Treasury secretary Henry Rotich has defended the government’s decision to issue another Eurobond whose proceeds will partly be used to repay a Sh77.3 billion ($750 million) syndicated loan issued in 2015.
Mr Rotich, in an interview Wednesday, said the fresh Eurobond and the Treasury’s negotiations with international investors to delay debt repayments did not indicate that the government was struggling to service its loans.
The Treasury says that it is considering tapping the international debt markets to either finance infrastructure developments or for “liquidity management”.
The rapid rise in Kenya’s public debt to more than Sh4.4 trillion at a time when the taxman is struggling to meet his targets has raised fears over sustainability of the loans.
A Reuters story on Tuesday quoted Mr Rotich saying that most investors in the syndicated loan had agreed to extend its maturity by six months from October this year to April 2018, meaning the fresh Eurobond could be floated before then.
Some 10 per cent of investors in the syndicated loan did not agree to the negotiated restructuring.
“We are not doing anything strange. We can’t just enter there (international market) and disappear until we pay the loan,” Mr Rotich said, adding that the Treasury still does not have a time line for the new bond issue.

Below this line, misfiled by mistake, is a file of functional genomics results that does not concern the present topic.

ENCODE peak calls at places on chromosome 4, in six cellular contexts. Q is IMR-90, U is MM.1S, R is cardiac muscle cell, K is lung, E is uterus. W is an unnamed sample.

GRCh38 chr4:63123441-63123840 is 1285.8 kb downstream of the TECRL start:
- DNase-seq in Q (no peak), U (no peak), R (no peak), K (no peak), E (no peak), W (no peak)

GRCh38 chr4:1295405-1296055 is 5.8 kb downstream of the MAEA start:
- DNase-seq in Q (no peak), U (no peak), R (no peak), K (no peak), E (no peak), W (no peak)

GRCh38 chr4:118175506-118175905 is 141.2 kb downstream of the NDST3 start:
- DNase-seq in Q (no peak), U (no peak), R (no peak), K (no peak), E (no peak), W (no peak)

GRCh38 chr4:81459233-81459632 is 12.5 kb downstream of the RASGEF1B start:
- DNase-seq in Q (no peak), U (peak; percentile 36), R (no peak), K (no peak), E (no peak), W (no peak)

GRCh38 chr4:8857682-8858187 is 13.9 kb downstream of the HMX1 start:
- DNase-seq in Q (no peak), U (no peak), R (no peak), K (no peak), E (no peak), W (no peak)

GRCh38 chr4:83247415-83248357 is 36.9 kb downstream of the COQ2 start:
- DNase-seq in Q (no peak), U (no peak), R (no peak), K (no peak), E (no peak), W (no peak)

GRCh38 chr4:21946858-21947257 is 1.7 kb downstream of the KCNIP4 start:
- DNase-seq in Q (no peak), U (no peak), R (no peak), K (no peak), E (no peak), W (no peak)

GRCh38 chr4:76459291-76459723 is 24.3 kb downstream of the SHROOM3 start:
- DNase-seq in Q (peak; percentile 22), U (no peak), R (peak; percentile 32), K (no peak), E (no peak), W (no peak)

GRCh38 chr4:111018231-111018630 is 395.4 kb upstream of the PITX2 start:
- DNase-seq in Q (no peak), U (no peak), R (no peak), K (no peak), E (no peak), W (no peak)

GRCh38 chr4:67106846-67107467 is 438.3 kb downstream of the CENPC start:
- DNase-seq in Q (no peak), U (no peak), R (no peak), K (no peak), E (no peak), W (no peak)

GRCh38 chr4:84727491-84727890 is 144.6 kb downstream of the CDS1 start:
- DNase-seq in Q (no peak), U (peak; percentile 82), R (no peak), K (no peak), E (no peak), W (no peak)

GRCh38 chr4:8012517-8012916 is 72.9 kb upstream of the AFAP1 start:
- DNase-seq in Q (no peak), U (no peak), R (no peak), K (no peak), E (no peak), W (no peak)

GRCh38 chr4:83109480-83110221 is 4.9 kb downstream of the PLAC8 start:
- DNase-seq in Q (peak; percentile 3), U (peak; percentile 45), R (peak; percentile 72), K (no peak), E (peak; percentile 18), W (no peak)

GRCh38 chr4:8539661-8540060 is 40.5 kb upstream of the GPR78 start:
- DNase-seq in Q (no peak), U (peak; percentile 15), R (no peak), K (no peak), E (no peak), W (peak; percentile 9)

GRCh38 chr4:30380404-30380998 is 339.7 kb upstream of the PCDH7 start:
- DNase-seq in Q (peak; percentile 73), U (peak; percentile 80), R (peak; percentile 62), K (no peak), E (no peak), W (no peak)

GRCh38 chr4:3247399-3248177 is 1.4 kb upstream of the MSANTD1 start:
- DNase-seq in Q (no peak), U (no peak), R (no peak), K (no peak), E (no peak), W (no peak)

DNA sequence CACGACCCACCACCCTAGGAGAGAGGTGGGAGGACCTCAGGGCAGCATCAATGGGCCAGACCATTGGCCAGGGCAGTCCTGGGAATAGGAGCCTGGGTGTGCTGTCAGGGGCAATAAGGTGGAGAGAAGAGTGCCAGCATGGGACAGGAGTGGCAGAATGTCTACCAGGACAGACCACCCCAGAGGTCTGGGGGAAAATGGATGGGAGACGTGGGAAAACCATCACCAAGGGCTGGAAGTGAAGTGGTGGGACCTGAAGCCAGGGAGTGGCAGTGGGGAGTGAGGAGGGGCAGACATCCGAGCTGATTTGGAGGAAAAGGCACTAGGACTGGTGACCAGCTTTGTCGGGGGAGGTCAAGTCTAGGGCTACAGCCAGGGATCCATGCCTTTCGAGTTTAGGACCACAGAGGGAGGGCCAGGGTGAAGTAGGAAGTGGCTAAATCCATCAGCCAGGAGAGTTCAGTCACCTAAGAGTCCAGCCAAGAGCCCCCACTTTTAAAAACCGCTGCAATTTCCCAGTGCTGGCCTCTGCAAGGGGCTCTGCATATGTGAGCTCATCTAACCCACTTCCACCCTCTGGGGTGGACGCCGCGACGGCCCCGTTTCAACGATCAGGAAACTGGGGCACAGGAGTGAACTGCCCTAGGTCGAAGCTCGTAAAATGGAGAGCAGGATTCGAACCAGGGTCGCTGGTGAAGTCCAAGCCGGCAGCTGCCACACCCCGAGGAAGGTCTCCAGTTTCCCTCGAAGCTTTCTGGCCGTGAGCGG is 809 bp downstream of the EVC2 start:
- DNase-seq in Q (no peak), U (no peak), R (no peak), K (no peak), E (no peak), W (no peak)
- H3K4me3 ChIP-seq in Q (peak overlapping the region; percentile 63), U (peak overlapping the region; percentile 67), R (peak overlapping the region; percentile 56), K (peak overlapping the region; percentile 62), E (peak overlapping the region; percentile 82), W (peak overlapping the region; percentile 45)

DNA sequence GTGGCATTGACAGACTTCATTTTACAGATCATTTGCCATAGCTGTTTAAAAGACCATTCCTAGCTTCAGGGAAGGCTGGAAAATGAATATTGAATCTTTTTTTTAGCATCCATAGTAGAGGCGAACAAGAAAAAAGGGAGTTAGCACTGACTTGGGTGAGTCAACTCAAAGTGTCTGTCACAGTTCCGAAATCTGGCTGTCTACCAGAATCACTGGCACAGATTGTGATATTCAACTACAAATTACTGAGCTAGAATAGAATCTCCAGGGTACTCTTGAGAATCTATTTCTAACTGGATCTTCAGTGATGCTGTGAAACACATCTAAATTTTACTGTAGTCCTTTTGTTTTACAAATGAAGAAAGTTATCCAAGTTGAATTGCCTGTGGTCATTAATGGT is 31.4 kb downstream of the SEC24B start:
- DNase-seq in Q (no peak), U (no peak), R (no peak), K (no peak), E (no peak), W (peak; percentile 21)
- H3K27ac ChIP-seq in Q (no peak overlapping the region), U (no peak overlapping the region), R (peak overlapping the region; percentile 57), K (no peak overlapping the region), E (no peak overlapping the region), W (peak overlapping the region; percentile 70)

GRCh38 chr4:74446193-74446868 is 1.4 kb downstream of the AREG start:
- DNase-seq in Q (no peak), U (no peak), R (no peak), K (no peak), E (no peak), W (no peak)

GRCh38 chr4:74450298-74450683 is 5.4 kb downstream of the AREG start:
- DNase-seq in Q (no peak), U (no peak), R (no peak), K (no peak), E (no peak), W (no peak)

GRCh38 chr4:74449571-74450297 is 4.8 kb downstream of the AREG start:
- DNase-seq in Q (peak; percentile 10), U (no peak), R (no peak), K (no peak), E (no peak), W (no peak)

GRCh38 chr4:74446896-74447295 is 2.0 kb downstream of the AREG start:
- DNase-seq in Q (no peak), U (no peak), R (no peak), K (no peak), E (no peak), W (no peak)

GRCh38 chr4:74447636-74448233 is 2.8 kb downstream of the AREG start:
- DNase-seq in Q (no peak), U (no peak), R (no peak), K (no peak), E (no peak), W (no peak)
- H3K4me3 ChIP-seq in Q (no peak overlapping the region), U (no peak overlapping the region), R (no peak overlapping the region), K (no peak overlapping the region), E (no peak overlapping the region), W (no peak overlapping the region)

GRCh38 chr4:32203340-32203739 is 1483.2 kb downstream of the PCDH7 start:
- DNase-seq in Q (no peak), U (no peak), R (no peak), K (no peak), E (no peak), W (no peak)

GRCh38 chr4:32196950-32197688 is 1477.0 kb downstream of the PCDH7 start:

Kenya issued a debut bond worth $2 billion in June 2014 that was also used to retire a $600 million syndicated loan, whose maturity had to be extended by three months, and other budgetary spending including infrastructure projects.
The main opposition party at the time, Cord, later claimed that proceeds from the Eurobond had been misappropriated and none were used as intended, a claim the government refuted.
Figures from Auditor-General Edward Ouko also showed that Sh215 billion of the Sh280 billion debt could not be clearly accounted for.
A prolonged electioneering period that threatened to turn violent after the Supreme Court annulled the August 8 vote has made it difficult for the government to focus on expenditure cuts required to check the ballooning public debt.
Lack of fiscal discipline during a politically charged 2017 has also made it hard for the Treasury to contain its expenses and meet its revenue targets.
A Budget Review and Outlook Paper (BROP) released in September showed that the level of public debt to GDP ratio was expected to rise to 59.0 per cent, from a previous target of 51.8 per cent.
Mr Rotich said the government was considering both local and international options of raising cheap funds to fill the financing gap in the budget.
“What we are saying is that it’s (Eurobond) an option for us to finance any infrastructure that we may want to do in this financial year or use it for liquidity management,” he said in an interview.
The BROP also showed that the country’s fiscal deficit target had been revised to 7.9 per cent in the 2017/18 fiscal year, from 6.2 per cent, after revenue collection fell 3.7 per cent short of target-- while expenses were higher than expected.
In a tweet late on Tuesday, President Uhuru Kenyatta indicated a lower fiscal deficit rate of 6.4 per cent, which Rotich clarified yesterday that it excluded the cost of repaying loans taken to finance construction of the Standard Gauge Rail (SGR).
“The 6.4 excludes SGR. If you include SGR it becomes 7.9 per cent.”